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New Perspectives on Chinese Manufacturing Industries Using Microdata

Su, Yingjun (2017) New Perspectives on Chinese Manufacturing Industries Using Microdata. Doctoral Dissertation, University of Pittsburgh. (Unpublished)

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This dissertation consists of three essays that study the industrial organization of China's manufacturing sector from an empirical perspective. It uses structural estimation to look into the performance of China's manufacturing sector with a particular emphasis on the steel industry - a key sector in China that produces half of the world's steel. This dissertation also examines the financial constraints that manufacturing firms face.

Chapter 1 documents the development of the steel industry in the past two decades. Chapter 2 studies productivity differences in vertically-integrated Chinese steel facilities, using a unique dataset that provides equipment-level information on inputs and output in physical units for each of the three main stages in the steel value chain, i.e., sintering, iron-making and steel making. We find that private integrated facilities are more productive than provincial state-owned facilities, followed by central state-owned facilities. This ranking lines up with our productivity estimates in the two downstream production stages, but central state-owned facilities outperform in sintering, most likely because of their superior access to high-quality raw materials. The productivity differential favoring private facilities declines with the size of integrated facilities, turning negative for facilities larger than the median. We attribute this pattern to differences in the internal configuration of integrated facilities, which reflect the greater constraints confronting expanding private facilities. Increasing returns to scale within each stage of production partially offset these costs, and rationalize the choice of larger facilities.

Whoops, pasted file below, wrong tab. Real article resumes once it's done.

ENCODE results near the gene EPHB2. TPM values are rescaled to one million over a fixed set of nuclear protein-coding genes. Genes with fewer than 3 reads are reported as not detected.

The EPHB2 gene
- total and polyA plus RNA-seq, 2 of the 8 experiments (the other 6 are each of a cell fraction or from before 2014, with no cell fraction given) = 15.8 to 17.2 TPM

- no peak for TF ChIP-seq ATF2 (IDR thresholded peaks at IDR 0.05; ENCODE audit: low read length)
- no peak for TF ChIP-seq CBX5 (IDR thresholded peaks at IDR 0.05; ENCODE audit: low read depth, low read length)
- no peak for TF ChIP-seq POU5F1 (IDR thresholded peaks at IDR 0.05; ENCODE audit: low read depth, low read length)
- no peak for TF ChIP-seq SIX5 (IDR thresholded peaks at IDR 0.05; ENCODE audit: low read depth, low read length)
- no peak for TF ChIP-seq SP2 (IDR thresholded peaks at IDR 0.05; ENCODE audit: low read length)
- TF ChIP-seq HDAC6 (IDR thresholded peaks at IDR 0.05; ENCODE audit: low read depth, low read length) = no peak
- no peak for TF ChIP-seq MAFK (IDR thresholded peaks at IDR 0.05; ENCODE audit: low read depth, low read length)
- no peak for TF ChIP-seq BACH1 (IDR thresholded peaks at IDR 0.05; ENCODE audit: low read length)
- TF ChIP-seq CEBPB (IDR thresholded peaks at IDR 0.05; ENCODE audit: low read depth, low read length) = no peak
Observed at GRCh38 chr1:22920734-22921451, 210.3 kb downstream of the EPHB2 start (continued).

Chapter 3 draws on the Chinese Industrial Survey Data from 1998 to 2007 to examine financing constraints in the manufacturing sector. Building on the Euler Equation approach and applying the dynamic GMM estimation, we find that on average private firms face more obstacles in accessing credit than state-owned enterprises (SOEs). Contrary to the widely accepted view that China's private sector is largely excluded from formal credit allocation, we find that large firms, both state-owned and private, are not credit constrained. Medium and small SOEs are financially constrained, although to an extent less than their private counterparts of similar size. Moreover, the capabilities of firms in accessing external finance differ by economic region and across industries.


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Item Type: University of Pittsburgh ETD
Status: Unpublished
CreatorsEmailPitt UsernameORCID
Su, Yingjunyis17@pitt.eduyis17
ETD Committee:
TitleMemberEmail AddressPitt UsernameORCID
Committee ChairBeresteanu,
Committee CoChairRawski,
Committee MemberGiarratani,
Committee MemberBrandt,
Date: 28 September 2017
Date Type: Publication
Defense Date: 24 July 2017
Approval Date: 28 September 2017
Submission Date: 2 August 2017
Access Restriction: No restriction; Release the ETD for access worldwide immediately.
Number of Pages: 154
Institution: University of Pittsburgh
Schools and Programs: Dietrich School of Arts and Sciences > Economics
Degree: PhD - Doctor of Philosophy
Thesis Type: Doctoral Dissertation
Refereed: Yes
Uncontrolled Keywords: China, Steel, State-owned, Private, Productivity, Vertically-integrated
Date Deposited: 29 Sep 2017 00:49
Last Modified: 29 Sep 2017 00:49


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